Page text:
The Mescalero Apache Tribal Lands (MATL) provide a diverse range of ecosystem services, many of which are of fundamental importance for the Mescalero Apache Tribe’s well-being. Managing forests on MATL, especially under climate change, involves prioritizing certain ecosystem services. We used an iterative survey of experts’ opinions to identify those ecosystem services that 1) have high utility—services that the Tribe uses, or could use, and are obtained directly or indirectly from the MATL; 2) are irreplaceable—services that cannot be provided by any other natural resource; and 3) are under a high level of threat—services at risk of declining or being lost directly or indirectly by climate change and thus are critical for management. Both scientists and practitioners identified water and cultural services as management priorities. Management recommendations to mitigate and adapt to climate change effects include reintroduction of fire in the landscape, assisted migration, creation of age/size mosaics across the landscape, and incorporation of green energy. Incorporating human perspectives into natural resource management is a critical component to maintain and adapt social–ecological systems to climate change, especially for Indigenous communities with inherent rights of sovereignty who are deeply connected to natural resources. This study demonstrates how knowledge systems are complementary: diverse perspectives related to values and threats of ecosystems can be incorporated to coconstruct ecosystem management decisions.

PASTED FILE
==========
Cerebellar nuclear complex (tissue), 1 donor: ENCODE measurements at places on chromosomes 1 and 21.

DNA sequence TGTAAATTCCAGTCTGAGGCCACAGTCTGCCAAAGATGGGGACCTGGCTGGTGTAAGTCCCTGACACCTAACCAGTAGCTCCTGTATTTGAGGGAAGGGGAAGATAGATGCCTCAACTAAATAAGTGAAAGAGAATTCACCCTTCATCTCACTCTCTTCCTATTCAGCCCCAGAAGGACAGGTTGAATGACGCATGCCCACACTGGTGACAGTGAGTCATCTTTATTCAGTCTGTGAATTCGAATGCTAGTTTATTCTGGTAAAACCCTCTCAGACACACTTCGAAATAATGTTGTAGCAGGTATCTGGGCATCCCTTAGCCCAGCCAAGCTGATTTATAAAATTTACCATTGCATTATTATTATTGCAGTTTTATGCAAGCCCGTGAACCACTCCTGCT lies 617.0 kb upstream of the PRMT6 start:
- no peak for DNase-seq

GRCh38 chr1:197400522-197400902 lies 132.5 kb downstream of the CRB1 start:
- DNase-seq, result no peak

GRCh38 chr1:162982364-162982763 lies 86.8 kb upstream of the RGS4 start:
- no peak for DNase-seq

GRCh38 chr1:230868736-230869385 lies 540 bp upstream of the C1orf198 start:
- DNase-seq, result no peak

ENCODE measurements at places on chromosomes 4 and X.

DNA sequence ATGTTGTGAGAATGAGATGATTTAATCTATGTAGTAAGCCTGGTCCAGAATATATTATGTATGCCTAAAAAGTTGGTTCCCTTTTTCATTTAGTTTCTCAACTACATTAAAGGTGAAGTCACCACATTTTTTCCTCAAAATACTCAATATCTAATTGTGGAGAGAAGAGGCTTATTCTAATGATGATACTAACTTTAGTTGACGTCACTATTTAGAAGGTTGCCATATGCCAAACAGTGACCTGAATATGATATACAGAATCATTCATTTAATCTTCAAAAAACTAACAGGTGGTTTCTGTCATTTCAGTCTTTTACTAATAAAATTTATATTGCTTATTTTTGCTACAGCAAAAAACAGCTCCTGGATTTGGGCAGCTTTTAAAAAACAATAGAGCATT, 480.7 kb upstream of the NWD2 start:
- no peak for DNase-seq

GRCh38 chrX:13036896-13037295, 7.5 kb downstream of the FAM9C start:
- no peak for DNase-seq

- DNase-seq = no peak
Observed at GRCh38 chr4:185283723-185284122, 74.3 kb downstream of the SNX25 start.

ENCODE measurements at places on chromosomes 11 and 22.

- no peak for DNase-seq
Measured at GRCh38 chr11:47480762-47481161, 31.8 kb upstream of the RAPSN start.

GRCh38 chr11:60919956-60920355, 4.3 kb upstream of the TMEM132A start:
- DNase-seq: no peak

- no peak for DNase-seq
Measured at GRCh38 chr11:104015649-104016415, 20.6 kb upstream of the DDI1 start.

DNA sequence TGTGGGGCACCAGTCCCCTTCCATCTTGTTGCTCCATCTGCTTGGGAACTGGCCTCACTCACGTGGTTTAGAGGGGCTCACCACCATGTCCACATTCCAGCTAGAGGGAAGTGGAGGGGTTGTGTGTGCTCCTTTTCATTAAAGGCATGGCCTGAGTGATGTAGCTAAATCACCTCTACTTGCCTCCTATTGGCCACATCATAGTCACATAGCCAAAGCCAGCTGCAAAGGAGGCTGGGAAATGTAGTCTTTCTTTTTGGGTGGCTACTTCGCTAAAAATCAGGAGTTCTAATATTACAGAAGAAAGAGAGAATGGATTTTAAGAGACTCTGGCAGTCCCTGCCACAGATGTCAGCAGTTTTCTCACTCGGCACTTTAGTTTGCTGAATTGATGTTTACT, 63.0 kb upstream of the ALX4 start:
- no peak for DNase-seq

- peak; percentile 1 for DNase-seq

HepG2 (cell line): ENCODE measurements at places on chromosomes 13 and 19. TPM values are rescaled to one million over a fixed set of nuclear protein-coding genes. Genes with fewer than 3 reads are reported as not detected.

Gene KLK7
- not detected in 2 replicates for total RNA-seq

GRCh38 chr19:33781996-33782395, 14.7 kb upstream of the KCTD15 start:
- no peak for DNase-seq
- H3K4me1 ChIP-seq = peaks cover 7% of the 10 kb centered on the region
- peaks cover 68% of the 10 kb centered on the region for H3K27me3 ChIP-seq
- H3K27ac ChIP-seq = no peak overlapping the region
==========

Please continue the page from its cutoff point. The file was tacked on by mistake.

The diverse and unique ecosystems of the southwestern Sky Islands (Fig. 1), including the Sacramento Mountains—homeland of the Mescalero Apache Tribe in southern New Mexico—are threatened by rapid warming (Misztal et al. 2013). These islands of forested mountain ranges surrounded by deserts are habitat for numerous species of plants and animals (McLaughlin 1994; Felger and Wilson 1994). The unique assemblage of plants and animals is the result of genetic adaptations of the species to climate: hotter and drier at lower elevation and cooler and wetter at higher elevation (Lowe 1961). Abrupt changes in these climatic patterns can result in species maladaptation (Urban 2006). Because of the isolation, climate change projections of warming and drying make the endemic species that inhabit the southwestern Sky Islands particularly vulnerable to climate change. The increase in average temperatures is already moving vegetation species upward in elevation or reducing their viable distribution (Brusca et al. 2013) as well as changing the life cycle of insects and parasites (Bale et al. 2002). The longer pest pressure due to lengthened growing seasons and increased number of generations per year over host plants (Waring et al. 2009), as well as the increase of temperature extremes and the decrease of average precipitation and snowfall, may cause widespread vegetation mortality. Mortality risk from stand-replacing wildfire is also increasing because of moisture reduction and the high amount and continuity of dry coarse fuels (Westerling et al. 2006; Anderegg et al. 2012). In these drier and hotter conditions, wildfires have become uncharacteristically severe, intense and widespread (Westerling et al. 2006; Singleton et al. 2019). Stand-replacing fires not only reduce timber values and culturally important resources [e.g., teepee (tepee) pole] but also release the carbon stored in trees to the atmosphere in the form of CO2, becoming a positive feedback to anthropogenic gas emissions (Bonan 2008). Another detrimental consequence of severe wildfires is the deterioration of soil conditions for plants to regenerate. High temperatures reduce soil fertility and increase soil hydrophobicity and soil erosion (DeBano et al. 1979), which increases the risk of shift in species compositions toward shrublands, which are weaker carbon sinks (Roccaforte et al. 2012; Dore et al. 2012).